The new Arkansas Civil Rights History Audio Tour was launched in November 2015. Produced by the City of Little Rock and the University of Arkansas at Little Rock allows the many places and stories of the City’s Civil Rights history to come to life an interactive tour. This month, during Black History Month, the Culture Vulture looks at some of the stops on this tour which focus on African American history.
In March 1974, Little Rock hosted the second National Black Political Convention at the Joseph T. Robinson Auditorium and Camelot Hotel (now a Doubletree Hotel). The first convention was held in Gary, Indiana, in 1972, and garnered much publicity, producing a National Black Political Agenda that included demands for the election of a proportionate number of black representatives to Congress, community control of schools, and national health insurance. The Little Rock convention was co-convened by Congressman Charles Diggs of Detroit, Michigan; Mayor Richard Hatcher of Gary, Indiana; and poet Amiri Baraka. Plenary speakers included Atlanta Mayor Maynard Jackson and comedian and activist Dick Gregory. Jesse Jackson was also in town for the convention. The convention featured a moving testimonial and tribute to local civil rights leader Daisy Bates at Central High School.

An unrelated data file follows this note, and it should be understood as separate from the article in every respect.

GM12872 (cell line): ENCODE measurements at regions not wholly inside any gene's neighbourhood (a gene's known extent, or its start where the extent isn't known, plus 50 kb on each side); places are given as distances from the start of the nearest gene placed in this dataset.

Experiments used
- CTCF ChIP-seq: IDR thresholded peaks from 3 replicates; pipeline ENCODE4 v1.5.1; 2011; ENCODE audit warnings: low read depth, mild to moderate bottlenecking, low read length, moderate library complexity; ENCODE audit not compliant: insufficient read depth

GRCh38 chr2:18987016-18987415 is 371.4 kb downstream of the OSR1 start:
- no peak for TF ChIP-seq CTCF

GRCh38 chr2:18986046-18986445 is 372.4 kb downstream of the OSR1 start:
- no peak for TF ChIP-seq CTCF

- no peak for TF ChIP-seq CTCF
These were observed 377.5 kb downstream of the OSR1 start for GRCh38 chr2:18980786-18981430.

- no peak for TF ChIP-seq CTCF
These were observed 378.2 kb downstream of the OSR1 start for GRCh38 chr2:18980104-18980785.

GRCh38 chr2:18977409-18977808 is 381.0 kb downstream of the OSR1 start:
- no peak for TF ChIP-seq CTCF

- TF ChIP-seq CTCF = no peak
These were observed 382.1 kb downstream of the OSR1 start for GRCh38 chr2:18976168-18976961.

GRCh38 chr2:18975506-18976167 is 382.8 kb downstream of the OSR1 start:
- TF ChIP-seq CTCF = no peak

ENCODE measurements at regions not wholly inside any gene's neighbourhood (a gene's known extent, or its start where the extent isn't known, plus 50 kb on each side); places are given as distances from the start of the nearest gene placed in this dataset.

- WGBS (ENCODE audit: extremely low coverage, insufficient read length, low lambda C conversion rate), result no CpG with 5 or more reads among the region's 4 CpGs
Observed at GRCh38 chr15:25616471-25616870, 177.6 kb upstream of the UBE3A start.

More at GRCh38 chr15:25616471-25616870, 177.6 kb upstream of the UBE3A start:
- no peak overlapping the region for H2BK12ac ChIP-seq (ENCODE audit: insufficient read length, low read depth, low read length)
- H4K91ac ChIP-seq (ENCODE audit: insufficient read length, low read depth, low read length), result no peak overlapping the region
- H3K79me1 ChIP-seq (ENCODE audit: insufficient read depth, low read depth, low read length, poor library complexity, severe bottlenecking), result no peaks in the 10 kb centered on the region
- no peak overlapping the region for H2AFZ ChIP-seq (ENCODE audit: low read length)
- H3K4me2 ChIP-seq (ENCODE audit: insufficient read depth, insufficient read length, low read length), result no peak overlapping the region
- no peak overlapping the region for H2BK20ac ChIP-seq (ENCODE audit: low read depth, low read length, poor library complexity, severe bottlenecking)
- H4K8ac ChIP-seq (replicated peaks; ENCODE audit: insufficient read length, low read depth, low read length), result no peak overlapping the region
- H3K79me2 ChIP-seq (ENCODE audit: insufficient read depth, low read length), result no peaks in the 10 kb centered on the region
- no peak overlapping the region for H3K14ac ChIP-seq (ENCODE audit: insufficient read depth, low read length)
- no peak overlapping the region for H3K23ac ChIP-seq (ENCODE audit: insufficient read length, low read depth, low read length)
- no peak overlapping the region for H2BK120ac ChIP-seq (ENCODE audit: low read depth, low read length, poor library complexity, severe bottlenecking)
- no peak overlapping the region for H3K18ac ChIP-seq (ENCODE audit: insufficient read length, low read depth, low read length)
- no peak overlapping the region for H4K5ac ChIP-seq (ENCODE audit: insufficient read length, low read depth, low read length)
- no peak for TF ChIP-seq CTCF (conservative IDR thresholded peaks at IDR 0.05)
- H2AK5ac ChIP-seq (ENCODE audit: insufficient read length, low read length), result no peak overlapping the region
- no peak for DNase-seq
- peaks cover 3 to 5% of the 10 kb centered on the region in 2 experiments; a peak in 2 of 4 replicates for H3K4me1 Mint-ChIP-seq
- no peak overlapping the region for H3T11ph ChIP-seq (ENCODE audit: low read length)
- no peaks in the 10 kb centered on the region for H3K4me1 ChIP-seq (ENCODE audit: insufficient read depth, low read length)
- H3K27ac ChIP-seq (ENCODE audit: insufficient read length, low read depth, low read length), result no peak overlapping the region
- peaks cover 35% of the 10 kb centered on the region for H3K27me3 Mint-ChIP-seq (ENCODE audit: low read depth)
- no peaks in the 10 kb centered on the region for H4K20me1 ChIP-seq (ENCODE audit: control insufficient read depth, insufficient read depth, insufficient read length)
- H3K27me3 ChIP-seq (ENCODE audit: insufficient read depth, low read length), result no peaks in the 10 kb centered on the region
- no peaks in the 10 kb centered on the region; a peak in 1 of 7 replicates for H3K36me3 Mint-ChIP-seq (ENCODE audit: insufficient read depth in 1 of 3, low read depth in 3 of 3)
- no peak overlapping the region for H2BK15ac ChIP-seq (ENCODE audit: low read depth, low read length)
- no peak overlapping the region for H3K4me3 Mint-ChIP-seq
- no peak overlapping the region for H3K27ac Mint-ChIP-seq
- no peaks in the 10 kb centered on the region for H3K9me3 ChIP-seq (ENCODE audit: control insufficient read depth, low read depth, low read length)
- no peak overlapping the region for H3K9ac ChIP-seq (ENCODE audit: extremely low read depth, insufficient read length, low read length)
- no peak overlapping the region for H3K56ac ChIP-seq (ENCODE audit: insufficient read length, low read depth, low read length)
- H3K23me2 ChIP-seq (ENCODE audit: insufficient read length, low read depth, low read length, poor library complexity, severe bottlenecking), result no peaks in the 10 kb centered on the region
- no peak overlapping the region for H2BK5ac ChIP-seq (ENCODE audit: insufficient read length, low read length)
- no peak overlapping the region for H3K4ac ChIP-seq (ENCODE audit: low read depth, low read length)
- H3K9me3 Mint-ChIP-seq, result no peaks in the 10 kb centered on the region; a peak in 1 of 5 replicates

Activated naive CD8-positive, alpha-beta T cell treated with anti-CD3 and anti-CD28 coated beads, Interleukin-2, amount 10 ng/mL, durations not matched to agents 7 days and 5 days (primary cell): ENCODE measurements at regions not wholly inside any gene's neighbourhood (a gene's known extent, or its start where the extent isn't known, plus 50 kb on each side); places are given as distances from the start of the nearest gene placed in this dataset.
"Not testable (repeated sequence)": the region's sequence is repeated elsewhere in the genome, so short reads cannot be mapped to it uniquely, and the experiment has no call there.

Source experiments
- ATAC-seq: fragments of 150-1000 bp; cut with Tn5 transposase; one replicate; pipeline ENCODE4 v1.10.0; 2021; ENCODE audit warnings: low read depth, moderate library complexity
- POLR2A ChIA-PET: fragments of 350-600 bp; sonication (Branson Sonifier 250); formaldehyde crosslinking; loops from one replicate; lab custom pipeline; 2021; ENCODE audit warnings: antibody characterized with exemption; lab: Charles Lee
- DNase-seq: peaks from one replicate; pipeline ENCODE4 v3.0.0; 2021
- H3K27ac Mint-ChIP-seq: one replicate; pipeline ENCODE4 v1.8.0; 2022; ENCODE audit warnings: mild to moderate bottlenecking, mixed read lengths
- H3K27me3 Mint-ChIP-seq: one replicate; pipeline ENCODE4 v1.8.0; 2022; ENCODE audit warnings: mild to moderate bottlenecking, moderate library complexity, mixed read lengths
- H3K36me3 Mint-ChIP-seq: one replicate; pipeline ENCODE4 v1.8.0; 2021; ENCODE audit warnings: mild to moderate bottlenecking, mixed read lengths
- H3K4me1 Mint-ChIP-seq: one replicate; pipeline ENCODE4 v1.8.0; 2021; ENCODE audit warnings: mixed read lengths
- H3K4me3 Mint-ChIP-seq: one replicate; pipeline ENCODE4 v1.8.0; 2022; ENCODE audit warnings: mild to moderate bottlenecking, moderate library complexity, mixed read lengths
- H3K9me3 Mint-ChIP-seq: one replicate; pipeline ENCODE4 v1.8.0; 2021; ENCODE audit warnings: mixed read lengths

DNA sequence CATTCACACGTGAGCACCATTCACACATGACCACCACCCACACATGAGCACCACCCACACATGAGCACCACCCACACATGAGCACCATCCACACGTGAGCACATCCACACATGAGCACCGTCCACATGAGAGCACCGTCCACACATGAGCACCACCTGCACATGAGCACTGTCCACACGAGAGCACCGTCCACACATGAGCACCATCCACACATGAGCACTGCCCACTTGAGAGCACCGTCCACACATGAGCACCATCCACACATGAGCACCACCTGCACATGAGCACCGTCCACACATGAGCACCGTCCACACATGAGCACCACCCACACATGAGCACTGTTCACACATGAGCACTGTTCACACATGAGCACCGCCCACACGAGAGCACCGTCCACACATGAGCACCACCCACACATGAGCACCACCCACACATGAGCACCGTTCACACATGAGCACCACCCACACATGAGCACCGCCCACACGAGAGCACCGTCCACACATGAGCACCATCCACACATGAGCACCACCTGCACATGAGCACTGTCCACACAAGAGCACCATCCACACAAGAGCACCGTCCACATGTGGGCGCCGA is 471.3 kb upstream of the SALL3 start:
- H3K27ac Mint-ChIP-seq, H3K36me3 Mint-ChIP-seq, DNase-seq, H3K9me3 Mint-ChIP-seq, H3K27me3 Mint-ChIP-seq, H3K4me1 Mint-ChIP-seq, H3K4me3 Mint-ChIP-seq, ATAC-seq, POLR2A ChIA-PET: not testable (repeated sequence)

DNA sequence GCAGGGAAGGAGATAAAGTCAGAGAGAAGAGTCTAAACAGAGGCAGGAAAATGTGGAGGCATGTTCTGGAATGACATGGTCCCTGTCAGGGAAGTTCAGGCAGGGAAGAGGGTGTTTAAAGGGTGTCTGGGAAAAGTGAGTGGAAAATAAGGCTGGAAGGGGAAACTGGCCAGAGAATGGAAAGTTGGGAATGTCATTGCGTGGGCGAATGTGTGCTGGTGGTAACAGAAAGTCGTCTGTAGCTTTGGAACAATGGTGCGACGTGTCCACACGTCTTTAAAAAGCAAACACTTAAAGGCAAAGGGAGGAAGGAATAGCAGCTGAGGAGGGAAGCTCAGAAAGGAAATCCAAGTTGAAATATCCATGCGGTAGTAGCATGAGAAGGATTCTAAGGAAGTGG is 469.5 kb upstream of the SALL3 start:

For many years, the lower Exhibition Hall of Robinson Auditorium hosted many concerts, dances and sporting events, popular with black audiences. However, because the large concert hall upstairs had segregated seating, Duke Ellington declined to play there in 1961. Louis Armstrong played to the first integrated audience in 1966 after the 1964 Civil Rights Act ended segregation in public facilities and accommodations.
The app, funded by a generous grant from the Arkansas Humanities Council, was a collaboration among UALR’s Institute on Race and Ethnicity, the City of Little Rock, the Mayor’s Tourism Commission, and KUAR, UALR’s public radio station, with assistance from the Little Rock Convention and Visitors Bureau.